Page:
Mountain Equipment Makalu Waterproof Trousers | Review - Outdoors Magic

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Mountain Equipment Makalu Waterproof Trousers | Review

These protective overtrousers are some of the first on the market to feature Gore’s new ePE waterproof-breathable membrane, which is free from harmful PFCs

Let’s face it, waterproof overtrousers are not the world’s most exciting bit of outdoor kit. They do an important job, namely, to keep your lower half dry in the hills and mountains or out on the trail – but few people rave about how good their rain pants are.

True to form, Mountain Equipment’s Makalu trousers are typically understated. They come in one colour, black, the standard hue for most walking overtrousers. They look practical, sturdy and reliable – but not that exciting. Or are they? Because as it happens, they are made from a pretty nifty fabric. It’s standard three-layer Gore-Tex in a sturdy 75D fabric. But it also has an important USP when it comes to sustainability…


The headline here is that, just like the latest version of the Mountain Equipment Makalu  waterproof shell, these trousers now use Gore-Tex’s new, more sustainable ePE fabric, along with a PFC-free durable water repellent finish that ensures reliable performance with less environmental impact. To explain this innovation, we need to get a bit science-y.

OM editor Will wearing the trousers in size M reg. Will is 5 foot 10 and has a 32-inch waist. Photos: Dave Macfarlane

Gore-Tex is a waterproof-breathable membrane made from a very thin layer of ePTFE, or expanded polytetrafluoroethylene. This is then bonded or laminated to a face fabric, usually made of nylon or polyester, finished with a DWR (durable water-repellent) treatment to help rain bead and roll off the surface of the fabric. On the reverse of the membrane, another layer is applied to protect the membrane from abrasion and contamination. There are various different types of Gore-Tex fabrics on the market, which differ slightly in their layered constructions, but up until now all have been made from ePTFE.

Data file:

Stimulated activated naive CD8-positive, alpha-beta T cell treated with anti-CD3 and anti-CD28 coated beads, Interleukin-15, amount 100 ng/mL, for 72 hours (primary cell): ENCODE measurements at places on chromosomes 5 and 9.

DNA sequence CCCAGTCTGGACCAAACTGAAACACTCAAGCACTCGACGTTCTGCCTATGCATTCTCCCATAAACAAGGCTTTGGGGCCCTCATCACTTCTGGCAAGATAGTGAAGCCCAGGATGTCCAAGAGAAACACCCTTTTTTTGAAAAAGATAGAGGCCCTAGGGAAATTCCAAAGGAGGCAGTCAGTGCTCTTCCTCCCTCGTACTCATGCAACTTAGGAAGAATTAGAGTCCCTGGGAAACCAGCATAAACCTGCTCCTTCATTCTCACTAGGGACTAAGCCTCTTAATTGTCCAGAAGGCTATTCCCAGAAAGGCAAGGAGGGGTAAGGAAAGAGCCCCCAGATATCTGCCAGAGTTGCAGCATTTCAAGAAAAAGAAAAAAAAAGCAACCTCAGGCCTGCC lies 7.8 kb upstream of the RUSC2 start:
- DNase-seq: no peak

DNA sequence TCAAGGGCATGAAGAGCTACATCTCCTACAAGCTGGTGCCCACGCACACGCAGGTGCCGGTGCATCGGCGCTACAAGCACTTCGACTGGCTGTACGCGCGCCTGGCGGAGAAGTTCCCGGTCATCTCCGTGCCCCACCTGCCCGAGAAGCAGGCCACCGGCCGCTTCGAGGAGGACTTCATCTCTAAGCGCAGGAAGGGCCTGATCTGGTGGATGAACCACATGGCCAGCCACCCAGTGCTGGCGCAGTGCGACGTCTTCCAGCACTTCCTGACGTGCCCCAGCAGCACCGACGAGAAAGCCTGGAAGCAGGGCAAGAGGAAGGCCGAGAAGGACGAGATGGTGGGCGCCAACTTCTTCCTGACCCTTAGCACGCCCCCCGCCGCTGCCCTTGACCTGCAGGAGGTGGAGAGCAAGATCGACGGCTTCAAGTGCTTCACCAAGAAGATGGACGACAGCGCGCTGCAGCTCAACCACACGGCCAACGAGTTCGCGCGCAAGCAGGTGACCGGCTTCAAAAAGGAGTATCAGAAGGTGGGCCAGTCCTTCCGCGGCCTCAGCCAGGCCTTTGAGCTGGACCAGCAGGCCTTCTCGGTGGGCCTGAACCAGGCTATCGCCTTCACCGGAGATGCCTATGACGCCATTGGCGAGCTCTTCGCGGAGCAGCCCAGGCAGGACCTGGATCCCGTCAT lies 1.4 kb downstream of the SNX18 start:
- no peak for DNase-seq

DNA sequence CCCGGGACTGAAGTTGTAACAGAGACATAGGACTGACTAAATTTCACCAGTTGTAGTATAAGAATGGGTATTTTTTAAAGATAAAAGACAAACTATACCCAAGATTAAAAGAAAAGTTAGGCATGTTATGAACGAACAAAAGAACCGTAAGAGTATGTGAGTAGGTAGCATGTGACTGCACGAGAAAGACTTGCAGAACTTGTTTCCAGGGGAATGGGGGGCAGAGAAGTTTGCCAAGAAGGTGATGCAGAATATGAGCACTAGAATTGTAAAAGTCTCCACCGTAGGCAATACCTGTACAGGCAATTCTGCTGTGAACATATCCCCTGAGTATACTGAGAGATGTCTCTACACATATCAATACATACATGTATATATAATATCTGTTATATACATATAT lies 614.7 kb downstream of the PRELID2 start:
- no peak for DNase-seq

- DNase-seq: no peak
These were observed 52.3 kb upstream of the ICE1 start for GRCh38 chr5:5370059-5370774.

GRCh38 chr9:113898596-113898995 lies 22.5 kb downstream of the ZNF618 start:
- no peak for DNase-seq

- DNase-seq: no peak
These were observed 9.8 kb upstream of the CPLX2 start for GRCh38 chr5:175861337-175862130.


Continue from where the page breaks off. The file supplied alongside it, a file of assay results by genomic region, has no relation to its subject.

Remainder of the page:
This is an issue because ePTFE contains PFCs – perfluorinated compounds, sometimes called fluorocarbons. These are long-chain polymers that bio-accumulate in the environment and in organisms. In other words, they never break down, which has led to them being dubbed ‘forever chemicals’.

The outdoor industry is now slowly phasing out PFCs. The problem is that since they are so effective at making garments repel water, it has been challenging to find non-environmentally harmful alternatives that work as well. The first step was to find DWR treatments that did not reply on PFCs. This has now been largely achieved. The next aim was to eliminate PFCs from the waterproof membranes themselves. As a result, many brands have turned to or developed alternative PU-based waterproof-breathable membranes, since these can easily be manufactured without PFCs.

But Gore-Tex has been the market leader in waterproof fabrics for nearly half a century, and it’s not about to give that position up without a fight. Since Gore’s core technology is built on ePTFE-based membranes, they have been working very hard to find a new and different solution.

The result is Gore-Tex ePE, made from expanded polyethylene. It is completely free from what Gore refers to as PFCECs, or ‘PFCs of environmental concern’. Otherwise, it’s been designed to be just as durable, waterproof and breathable as standard Gore-Tex, whilst being lighter and more pliable, with a lower carbon footprint.

“An excellent choice for environmentally conscious outdoorsy types.”

Gore aims to roll this new technology out in the coming years. You can expect to see it throughout product lines from 2024 onwards. But so far, only a few brands have been able to get their hands on Gore-Tex ePE for AW23 – and Mountain Equipment is one of them.

The Makalu trousers are one of the British brand’s first Gore-Tex ePE products. They are three-layer Gore-Tex overtrousers with a 75D face fabric – plenty tough enough for winter use, yet comfortable enough for year-round wear too. They weigh just over 350g and are packable enough to stuff in a hillwalking backpack when not required.


Three-layer Gore-Tex ensures these trousers are far less clingy than 2- or 2.5-layer alternatives. As well as superior comfort, they should also offer improved performance in terms of breathability. That means you should feel less sweaty, which is always a good thing when you’re forced to don overtrousers.

The Makalu trousers also use a 75-denier face fabric, which is tough enough for all-season use without feeling overly thick or heavy. In fact, these trousers weigh just 360g, which ensures they’re light and packable.

They have an active fit with articulated knees and a gusseted crotch for better freedom of movement. An integrated elasticated waistband with a drawcord keeps them where they should be.

When it comes to practicality, they also feature 2-way ¾ length YKK water-resistant zips with an internal storm flap. This not only ensures you can pull them on quickly – vital if the heavens are about to open – but also gives you versatile ventilation on the hill.

All in all, the Makalu trousers make an excellent choice for environmentally conscious outdoorsy types, whether you’re a hillwalker, a mountaineer or a climber.

Mountain Equipment Makalu Gore-Tex Trousers

Selected for the Outdoor 100 Winter 23/24
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